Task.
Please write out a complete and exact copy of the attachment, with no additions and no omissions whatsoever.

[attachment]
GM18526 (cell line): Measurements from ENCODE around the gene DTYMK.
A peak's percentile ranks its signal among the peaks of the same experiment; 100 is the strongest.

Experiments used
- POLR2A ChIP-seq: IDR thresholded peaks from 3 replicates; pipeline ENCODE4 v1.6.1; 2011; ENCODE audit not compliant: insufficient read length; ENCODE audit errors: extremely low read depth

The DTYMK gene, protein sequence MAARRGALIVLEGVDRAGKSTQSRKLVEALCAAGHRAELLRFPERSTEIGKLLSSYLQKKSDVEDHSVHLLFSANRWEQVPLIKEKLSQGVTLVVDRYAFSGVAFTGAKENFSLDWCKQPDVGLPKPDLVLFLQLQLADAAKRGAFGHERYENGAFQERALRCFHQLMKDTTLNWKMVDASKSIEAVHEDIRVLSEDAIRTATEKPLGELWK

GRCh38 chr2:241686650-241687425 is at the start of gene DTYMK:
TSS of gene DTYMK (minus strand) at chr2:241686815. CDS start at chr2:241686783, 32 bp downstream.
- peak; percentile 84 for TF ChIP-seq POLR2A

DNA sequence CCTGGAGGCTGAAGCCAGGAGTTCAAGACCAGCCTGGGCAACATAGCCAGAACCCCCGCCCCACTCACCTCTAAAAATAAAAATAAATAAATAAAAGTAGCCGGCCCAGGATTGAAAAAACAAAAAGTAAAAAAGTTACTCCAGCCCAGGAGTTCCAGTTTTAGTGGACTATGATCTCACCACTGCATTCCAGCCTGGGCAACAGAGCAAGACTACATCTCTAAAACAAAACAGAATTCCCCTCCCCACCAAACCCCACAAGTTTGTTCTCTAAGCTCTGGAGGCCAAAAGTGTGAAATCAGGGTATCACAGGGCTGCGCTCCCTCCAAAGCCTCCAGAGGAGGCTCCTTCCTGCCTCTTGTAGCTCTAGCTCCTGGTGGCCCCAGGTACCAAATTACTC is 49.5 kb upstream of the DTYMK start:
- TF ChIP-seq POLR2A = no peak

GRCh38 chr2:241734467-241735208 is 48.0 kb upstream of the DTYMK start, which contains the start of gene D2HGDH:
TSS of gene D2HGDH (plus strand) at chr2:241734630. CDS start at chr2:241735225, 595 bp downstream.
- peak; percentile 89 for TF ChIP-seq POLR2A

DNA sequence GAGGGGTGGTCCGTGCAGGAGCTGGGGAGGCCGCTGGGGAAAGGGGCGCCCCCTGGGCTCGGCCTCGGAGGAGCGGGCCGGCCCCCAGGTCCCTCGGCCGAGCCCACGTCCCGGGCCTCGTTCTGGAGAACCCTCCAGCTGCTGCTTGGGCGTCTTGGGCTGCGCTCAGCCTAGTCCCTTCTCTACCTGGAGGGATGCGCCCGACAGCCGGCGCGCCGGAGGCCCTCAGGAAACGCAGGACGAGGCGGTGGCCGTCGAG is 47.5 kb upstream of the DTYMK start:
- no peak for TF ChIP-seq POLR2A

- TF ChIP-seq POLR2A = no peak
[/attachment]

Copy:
GM18526 (cell line): Measurements from ENCODE around the gene DTYMK.
A peak's percentile ranks its signal among the peaks of the same experiment; 100 is the strongest.

Experiments used
- POLR2A ChIP-seq: IDR thresholded peaks from 3 replicates; pipeline ENCODE4 v1.6.1; 2011; ENCODE audit not compliant: insufficient read length; ENCODE audit errors: extremely low read depth

The DTYMK gene, protein sequence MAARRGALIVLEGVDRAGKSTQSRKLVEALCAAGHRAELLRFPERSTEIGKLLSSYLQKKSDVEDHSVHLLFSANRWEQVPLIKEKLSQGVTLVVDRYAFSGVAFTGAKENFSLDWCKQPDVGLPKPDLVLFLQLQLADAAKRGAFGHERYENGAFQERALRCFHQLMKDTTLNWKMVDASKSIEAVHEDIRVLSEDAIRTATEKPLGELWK

GRCh38 chr2:241686650-241687425 is at the start of gene DTYMK:
TSS of gene DTYMK (minus strand) at chr2:241686815. CDS start at chr2:241686783, 32 bp downstream.
- peak; percentile 84 for TF ChIP-seq POLR2A

DNA sequence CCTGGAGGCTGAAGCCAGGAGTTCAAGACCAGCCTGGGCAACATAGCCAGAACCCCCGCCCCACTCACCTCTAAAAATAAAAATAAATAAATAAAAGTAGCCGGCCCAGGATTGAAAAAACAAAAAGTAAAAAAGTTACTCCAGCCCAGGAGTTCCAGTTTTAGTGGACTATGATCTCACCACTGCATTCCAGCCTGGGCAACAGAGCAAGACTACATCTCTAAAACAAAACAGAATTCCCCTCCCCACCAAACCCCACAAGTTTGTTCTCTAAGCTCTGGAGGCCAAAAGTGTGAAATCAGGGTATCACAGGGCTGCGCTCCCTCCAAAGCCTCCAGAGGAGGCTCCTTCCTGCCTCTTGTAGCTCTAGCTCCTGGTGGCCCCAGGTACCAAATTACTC is 49.5 kb upstream of the DTYMK start:
- TF ChIP-seq POLR2A = no peak

GRCh38 chr2:241734467-241735208 is 48.0 kb upstream of the DTYMK start, which contains the start of gene D2HGDH:
TSS of gene D2HGDH (plus strand) at chr2:241734630. CDS start at chr2:241735225, 595 bp downstream.
- peak; percentile 89 for TF ChIP-seq POLR2A

DNA sequence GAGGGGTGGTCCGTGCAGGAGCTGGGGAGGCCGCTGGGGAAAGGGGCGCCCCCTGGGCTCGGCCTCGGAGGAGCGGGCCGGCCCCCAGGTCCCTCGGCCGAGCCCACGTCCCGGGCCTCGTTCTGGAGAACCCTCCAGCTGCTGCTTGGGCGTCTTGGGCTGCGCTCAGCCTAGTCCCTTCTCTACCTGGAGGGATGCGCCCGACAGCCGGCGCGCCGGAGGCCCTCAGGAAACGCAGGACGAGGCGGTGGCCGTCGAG is 47.5 kb upstream of the DTYMK start:
- no peak for TF ChIP-seq POLR2A

- TF ChIP-seq POLR2A = no peak